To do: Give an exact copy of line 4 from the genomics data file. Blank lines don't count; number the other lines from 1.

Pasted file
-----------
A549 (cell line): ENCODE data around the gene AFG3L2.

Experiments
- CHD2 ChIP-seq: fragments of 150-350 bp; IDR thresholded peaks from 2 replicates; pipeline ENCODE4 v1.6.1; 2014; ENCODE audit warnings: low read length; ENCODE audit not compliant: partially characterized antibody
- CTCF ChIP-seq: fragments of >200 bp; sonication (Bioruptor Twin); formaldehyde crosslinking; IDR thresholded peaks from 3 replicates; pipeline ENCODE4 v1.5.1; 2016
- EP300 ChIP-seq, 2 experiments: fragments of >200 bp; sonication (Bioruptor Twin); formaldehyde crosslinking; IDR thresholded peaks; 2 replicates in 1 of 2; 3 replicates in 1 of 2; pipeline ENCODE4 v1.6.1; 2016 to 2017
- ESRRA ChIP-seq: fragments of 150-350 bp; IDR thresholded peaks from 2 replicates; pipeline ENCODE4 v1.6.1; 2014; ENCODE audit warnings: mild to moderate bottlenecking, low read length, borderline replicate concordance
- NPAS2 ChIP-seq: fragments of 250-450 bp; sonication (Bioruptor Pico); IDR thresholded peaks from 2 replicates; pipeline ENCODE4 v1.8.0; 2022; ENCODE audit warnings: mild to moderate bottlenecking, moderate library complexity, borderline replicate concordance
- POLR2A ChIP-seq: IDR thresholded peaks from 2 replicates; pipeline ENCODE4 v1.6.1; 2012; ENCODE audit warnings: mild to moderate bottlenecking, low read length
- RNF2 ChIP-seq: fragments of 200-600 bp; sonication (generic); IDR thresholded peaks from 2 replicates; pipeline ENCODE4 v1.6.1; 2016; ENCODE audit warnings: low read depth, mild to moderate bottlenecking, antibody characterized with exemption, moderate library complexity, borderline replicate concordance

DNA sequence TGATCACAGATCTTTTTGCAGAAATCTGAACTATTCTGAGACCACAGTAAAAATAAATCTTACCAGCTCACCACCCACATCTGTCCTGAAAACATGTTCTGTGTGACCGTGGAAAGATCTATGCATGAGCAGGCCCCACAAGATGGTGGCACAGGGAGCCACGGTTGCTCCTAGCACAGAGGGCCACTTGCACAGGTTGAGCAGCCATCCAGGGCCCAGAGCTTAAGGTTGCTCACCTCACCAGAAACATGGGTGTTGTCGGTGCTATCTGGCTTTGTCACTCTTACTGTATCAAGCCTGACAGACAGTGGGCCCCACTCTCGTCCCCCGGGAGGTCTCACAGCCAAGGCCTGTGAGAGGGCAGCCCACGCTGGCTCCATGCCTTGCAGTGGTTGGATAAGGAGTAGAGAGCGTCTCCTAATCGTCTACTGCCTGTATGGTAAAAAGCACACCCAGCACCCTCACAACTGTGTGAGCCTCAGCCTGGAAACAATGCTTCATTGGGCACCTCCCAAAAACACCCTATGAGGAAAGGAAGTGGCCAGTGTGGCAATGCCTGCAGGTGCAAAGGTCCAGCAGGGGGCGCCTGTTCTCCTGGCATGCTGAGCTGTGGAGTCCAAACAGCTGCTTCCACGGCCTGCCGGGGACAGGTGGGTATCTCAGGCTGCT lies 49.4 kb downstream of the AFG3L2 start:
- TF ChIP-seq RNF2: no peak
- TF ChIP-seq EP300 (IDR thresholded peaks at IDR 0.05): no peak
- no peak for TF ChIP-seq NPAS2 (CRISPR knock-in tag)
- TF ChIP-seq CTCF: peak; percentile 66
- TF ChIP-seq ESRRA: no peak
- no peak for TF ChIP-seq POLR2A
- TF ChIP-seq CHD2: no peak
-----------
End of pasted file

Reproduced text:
- CTCF ChIP-seq: fragments of >200 bp; sonication (Bioruptor Twin); formaldehyde crosslinking; IDR thresholded peaks from 3 replicates; pipeline ENCODE4 v1.5.1; 2016